Port 73 of network controller 40 is shown as being connected with an adapter component 801 known as the MBA3000. A specification for the MBA3000 is found in APPENDIX A following this detailed description. In the operating mode indicated in FIG. 8, the adapter 801 serves to couple controller 40 sequentially with four radio base transceiver units such as indicated at 811 through 814. Component 811 is a commercially available radio base known as the RB3021 which utilizes feature of Sojka U.S. Pat. No. 4,924,462 and of Mahany U.S. Pat. No. 4,910,794, both assigned to the present assignee, and the disclosures of which are hereby incorporated herein by reference in their entirety. Base station 811 may communicate with a multiplicity of hand-held RF data terminals such as indicated a 821. Details concerning base transceiver units 812 and 813, 814 are found in the attached APPENDICES B and C, respectively. Base 814 is indicated as being coupled with the adaptor 801 via RF broadband modems 831 and 832. Base units 813 and 814 may communicate with a variety of mobile transceiver units such as those indicated at 833 and 834 which are particularly described in APPENDICES D and E.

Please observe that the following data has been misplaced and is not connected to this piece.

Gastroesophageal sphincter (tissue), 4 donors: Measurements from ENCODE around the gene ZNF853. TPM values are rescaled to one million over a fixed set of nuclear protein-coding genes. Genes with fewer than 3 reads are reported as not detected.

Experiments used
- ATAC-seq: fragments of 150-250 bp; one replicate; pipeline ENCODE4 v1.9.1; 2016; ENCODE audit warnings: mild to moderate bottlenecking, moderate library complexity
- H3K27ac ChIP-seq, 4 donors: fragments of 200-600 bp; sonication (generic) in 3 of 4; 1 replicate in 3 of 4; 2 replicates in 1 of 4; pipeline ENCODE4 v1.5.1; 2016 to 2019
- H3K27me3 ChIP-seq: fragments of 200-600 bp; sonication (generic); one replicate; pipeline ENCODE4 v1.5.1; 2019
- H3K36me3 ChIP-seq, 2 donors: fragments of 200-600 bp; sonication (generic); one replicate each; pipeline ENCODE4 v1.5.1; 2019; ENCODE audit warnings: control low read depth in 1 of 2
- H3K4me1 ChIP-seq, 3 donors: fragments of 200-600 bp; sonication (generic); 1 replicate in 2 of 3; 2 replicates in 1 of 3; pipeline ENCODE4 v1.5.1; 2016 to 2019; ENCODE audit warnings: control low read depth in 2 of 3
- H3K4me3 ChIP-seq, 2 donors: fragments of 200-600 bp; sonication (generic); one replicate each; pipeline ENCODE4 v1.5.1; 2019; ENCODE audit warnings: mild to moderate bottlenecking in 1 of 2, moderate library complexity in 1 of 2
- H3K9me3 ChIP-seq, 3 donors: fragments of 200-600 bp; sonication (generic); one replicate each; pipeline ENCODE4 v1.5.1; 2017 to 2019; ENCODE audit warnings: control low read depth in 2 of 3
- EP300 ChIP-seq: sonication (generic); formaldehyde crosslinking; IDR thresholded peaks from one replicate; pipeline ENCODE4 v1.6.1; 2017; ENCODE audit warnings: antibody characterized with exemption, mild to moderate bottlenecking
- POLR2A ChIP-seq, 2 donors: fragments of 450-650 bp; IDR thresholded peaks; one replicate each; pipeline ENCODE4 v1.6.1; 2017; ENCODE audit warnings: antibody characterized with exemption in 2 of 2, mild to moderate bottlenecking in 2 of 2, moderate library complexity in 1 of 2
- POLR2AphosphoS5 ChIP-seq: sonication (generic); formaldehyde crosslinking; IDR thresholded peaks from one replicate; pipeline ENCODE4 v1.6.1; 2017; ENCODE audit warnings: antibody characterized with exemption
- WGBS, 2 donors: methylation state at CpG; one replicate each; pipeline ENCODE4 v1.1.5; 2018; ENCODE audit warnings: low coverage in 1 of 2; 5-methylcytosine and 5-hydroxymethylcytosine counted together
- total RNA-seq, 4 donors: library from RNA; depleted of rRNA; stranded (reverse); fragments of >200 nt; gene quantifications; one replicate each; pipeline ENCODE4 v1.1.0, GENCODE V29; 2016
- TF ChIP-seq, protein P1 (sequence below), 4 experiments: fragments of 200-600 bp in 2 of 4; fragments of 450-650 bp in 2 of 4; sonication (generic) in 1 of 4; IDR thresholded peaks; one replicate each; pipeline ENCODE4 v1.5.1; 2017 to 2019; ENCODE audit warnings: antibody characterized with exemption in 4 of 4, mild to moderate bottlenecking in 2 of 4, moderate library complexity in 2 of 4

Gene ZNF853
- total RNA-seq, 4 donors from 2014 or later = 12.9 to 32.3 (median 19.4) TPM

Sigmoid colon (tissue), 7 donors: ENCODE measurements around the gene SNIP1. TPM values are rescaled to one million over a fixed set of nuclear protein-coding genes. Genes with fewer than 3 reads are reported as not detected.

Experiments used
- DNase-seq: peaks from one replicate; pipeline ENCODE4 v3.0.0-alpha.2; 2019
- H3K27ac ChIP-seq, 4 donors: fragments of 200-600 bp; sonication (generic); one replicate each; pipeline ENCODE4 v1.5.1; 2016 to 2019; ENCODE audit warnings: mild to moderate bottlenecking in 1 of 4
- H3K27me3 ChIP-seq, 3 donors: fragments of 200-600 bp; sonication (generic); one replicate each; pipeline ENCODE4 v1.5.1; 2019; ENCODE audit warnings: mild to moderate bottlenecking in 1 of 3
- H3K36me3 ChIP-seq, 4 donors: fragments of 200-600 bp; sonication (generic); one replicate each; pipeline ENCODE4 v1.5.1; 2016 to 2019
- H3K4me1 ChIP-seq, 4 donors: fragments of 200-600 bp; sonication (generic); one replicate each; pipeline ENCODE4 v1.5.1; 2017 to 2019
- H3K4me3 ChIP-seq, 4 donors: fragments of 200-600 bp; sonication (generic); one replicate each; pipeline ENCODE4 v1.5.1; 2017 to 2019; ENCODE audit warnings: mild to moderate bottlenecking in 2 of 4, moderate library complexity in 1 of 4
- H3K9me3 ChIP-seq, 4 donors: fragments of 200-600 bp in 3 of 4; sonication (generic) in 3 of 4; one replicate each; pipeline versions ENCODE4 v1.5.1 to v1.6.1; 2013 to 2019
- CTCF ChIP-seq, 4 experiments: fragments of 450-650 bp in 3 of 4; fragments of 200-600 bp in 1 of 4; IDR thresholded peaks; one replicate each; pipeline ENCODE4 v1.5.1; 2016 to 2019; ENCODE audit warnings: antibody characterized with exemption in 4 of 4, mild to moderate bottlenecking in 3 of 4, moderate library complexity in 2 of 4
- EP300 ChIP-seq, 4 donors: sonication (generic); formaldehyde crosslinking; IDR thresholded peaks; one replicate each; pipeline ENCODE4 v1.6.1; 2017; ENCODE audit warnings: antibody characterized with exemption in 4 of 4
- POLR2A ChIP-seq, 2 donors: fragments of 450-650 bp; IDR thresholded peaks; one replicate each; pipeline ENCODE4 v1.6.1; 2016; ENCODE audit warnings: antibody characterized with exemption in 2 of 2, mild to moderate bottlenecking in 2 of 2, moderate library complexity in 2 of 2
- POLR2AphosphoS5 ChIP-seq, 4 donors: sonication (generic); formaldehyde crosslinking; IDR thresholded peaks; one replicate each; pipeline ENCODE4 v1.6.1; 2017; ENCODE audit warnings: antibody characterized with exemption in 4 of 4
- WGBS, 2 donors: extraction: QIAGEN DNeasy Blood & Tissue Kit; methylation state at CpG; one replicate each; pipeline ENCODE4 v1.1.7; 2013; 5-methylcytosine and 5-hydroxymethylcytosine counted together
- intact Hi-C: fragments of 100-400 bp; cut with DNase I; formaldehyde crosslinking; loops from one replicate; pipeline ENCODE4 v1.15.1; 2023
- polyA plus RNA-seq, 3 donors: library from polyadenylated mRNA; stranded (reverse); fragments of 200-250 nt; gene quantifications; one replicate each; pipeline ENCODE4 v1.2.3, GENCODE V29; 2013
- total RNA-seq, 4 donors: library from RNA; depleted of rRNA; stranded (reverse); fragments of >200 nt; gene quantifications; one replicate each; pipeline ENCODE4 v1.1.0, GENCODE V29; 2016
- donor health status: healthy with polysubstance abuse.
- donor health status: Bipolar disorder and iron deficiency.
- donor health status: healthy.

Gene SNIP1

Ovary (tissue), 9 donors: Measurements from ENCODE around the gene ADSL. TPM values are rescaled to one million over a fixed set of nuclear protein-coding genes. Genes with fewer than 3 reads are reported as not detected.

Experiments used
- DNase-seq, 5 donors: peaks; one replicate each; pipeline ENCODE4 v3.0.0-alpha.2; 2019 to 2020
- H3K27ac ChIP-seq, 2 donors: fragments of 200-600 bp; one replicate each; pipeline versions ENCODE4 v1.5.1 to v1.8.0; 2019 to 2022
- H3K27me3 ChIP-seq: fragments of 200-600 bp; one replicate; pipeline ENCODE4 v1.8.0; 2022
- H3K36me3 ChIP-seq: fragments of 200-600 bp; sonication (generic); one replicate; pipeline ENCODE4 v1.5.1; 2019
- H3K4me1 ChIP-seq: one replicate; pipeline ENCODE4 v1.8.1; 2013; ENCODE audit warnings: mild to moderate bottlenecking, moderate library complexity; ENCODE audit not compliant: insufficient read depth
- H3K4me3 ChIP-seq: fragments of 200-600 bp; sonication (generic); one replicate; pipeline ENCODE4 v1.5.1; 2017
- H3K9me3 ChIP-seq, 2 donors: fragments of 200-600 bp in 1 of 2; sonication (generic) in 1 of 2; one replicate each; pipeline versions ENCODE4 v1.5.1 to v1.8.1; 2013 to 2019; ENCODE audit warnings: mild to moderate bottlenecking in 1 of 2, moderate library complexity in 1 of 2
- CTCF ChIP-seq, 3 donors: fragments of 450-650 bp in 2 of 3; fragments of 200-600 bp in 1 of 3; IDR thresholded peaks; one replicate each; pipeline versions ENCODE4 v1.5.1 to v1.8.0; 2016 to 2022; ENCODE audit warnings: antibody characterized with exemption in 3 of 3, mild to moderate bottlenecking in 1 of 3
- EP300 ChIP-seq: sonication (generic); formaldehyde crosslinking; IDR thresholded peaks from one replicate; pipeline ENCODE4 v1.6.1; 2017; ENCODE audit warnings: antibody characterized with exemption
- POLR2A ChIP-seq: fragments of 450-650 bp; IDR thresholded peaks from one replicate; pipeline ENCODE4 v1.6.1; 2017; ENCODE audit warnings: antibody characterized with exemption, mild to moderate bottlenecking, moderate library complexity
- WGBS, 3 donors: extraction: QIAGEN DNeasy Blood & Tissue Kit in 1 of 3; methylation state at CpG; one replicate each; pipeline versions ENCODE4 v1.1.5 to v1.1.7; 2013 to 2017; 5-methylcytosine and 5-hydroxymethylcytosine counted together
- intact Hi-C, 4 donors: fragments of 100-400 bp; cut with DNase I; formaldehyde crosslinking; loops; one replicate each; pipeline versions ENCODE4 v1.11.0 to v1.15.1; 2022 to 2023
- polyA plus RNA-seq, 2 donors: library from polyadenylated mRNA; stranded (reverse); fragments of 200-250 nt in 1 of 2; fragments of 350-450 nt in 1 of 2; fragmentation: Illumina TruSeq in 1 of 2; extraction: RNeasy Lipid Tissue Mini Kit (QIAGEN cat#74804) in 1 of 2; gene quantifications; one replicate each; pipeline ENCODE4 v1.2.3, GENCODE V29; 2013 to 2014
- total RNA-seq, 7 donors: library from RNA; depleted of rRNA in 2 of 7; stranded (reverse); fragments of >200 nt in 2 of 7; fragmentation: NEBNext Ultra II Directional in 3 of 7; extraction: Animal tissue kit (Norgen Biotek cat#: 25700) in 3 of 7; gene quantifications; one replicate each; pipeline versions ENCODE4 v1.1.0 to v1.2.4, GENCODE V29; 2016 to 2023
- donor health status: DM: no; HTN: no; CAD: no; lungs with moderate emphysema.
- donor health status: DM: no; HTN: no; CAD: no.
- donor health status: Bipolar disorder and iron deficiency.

FIG. 9 shows two network controllers 40A and 40B each with its host ports configured as with the controller 40 of FIG. 8 In this example, the second ports 72 of the controllers 40A and 40B are configured for communication a relatively high data rate relatively along a distance network channel 56 which may have the characteristics of the serial channel 56 of FIG. 3, for example, an RS485 channel operating at 384 kilobits per second (384K bps). Network base transceivers 52A, 52B and 52C may correspond with the correspondingly numbered transceiver units FIG. 3, for example, and the network may have additional network transceivers such as 52D. Furthermore, the network transceivers may have RF coupling with router transceiver units such as. indicated at 901, 902 and 903. Router transceiver unit 902 is illustrated as a RB4000 intelligent transceiver such as represented in FIG. 7 and having its input/output bus 700 coupled with a peripheral.
FIG. 10 is entirely similar to FIG. 9, for example, except that ports 72 of the controllers 40A and 4OB are coupled with separate serial type high data rate network channels, and ports 73 of the respective network controllers are coupled to a very high speed network e.g. in the megabit per Second range such as an Ethernet local area network 1000. Suitable interfaces are indicated at 1001 and 1002.